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Johnny Adams: Man of My Word

Track List

>Even Now
>It Ain't the Same Thing
>This Time I'm Gone for Good
>Going Out of My Mind Sale
>Now You Know
>Up and Down World
>I Don't Want to Know
>Man of My Word
>You Don't Miss Your Water
>Bulldog Break His Chain
>It Tears Me Up
>Looking Back
>Never Alone

Album Notes

Personnel: Johnny Adams, Aaron Neville, Nick Daniels, Charles Elam III, Earl J. Smith, Jr. (vocals); Walter "Wolfman" Washington, Michael Toles (guitar); Jim Spake (tenor & baritone saxophones); Scott Thompson (trumpet); Craig Klein (trombone); David Torkanowsky (keyboards); George Porter, Jr. (bass); Donnell Spencer, Jr. (drums); Elaine Foster (background vocals).

Recorded at Ultrasonic Studios, New Orleans, Louisiana from February-April 1998. Includes liner notes by Len Romano and Scott Billington.

Personnel: Johnny Adams (vocals); Charles Elam III (vocals, background vocals); Nick Daniels, Earl J. Smith, Jr., Aaron Neville (vocals); Michael Toles, Walter "Wolfman" Washington (guitar); Jim Spake (tenor saxophone, baritone saxophone); Scott Thompson (trumpet); Craig Klein (trombone); David Torkanowsky (keyboards); Donnell Spencer (drums); Elaine Foster (background vocals).

Audio Mixer: David Farrell .

Recording information: Ultrasonic Studios, New Orleans, LA (02/1998-04/1998).

Editor: David Farrell .

Photographers: Barbara Roberds; Rick Olivier.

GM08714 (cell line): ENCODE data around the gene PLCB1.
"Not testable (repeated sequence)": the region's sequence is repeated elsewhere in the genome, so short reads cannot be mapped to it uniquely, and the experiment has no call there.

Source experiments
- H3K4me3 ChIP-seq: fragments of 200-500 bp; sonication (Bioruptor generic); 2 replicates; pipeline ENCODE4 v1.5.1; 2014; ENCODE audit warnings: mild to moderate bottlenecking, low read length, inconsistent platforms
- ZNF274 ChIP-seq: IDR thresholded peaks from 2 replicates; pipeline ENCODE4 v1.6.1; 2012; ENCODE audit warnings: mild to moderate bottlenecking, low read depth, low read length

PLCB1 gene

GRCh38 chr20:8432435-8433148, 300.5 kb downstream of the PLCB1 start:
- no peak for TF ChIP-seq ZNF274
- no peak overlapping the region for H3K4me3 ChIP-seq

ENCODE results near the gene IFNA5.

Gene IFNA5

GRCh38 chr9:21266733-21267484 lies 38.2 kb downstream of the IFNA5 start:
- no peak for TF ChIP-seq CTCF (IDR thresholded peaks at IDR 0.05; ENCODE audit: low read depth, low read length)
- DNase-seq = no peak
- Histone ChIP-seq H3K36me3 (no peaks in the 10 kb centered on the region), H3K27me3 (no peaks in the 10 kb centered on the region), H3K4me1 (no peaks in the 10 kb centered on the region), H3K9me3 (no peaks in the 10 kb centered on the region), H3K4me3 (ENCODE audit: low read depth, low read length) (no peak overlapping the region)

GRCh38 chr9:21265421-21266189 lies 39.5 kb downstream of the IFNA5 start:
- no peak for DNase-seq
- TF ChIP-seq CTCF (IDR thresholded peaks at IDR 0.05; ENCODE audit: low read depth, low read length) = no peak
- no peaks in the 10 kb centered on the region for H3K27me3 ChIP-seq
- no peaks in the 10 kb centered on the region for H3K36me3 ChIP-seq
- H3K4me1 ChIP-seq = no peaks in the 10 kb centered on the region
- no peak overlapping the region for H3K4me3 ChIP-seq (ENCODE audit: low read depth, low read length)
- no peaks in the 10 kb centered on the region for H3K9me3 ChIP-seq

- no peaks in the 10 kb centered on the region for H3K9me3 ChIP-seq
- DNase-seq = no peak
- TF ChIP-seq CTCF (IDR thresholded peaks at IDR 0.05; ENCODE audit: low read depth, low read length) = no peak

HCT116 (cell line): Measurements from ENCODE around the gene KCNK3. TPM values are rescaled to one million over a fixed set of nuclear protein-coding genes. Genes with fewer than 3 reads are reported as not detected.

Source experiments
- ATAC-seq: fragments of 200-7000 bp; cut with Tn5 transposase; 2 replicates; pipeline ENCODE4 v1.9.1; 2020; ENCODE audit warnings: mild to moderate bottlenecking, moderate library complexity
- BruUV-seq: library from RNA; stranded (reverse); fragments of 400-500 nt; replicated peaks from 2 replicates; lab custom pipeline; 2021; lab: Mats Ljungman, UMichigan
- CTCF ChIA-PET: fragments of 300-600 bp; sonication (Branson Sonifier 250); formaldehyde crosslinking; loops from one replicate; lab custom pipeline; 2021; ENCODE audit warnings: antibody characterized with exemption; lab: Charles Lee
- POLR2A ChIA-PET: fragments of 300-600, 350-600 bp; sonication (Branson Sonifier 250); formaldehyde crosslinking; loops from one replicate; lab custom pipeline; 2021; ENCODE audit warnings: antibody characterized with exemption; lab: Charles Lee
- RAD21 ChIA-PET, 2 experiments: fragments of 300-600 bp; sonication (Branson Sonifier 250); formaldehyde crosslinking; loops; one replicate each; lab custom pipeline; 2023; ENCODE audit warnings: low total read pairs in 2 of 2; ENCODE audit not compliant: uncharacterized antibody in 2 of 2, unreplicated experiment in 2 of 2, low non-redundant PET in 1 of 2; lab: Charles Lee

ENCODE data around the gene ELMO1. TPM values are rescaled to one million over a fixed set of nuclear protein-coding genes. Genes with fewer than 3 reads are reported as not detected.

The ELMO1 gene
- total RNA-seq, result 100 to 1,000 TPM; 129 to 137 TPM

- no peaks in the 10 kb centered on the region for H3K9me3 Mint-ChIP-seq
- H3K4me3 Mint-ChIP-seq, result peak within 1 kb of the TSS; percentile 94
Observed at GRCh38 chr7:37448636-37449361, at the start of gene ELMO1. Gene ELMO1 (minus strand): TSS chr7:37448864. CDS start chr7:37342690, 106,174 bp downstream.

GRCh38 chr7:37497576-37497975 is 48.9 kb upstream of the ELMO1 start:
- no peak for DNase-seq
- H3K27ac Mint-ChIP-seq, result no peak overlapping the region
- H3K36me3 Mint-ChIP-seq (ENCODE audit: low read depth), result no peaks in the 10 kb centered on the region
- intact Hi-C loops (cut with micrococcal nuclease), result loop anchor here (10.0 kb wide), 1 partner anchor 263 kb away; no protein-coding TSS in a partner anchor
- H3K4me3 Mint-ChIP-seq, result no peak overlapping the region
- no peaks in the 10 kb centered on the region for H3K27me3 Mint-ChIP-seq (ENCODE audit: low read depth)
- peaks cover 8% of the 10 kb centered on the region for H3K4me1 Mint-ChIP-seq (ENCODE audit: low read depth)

Arrangers: Jim Spake; Scott Thompson.

Think soul music is a thing of the past? Or classic R&B, or whatever you'd call the genre that gave the world the music of Aretha Franklin, Otis Redding, Bobby "Blue" Bland and Al Green? Think again--think MAN OF MY WORD. Adams' powerful yet velvet-smooth voice is rich with the gospel and blues roots of soul/R&B. His singing recalls Solomon Burke, Walter Jackson and Jerry Butler, with a touch of early '60s Marvin Gaye. He's backed by a combo of New Orleans and Memphis players (featuring blues guitar ace Walter "Wolfman" Washington) who can make with restrained, old-style funk ("Bulldog Break His Chain,") put a country tinge in a wistful ballad ("I Don't Want to Know") and play the blues (the Robert Cray-like "This Time I'm Gone For Good"). Make no mistake--Johnny Adams has The Right Stuff, and he does the tradition proud.


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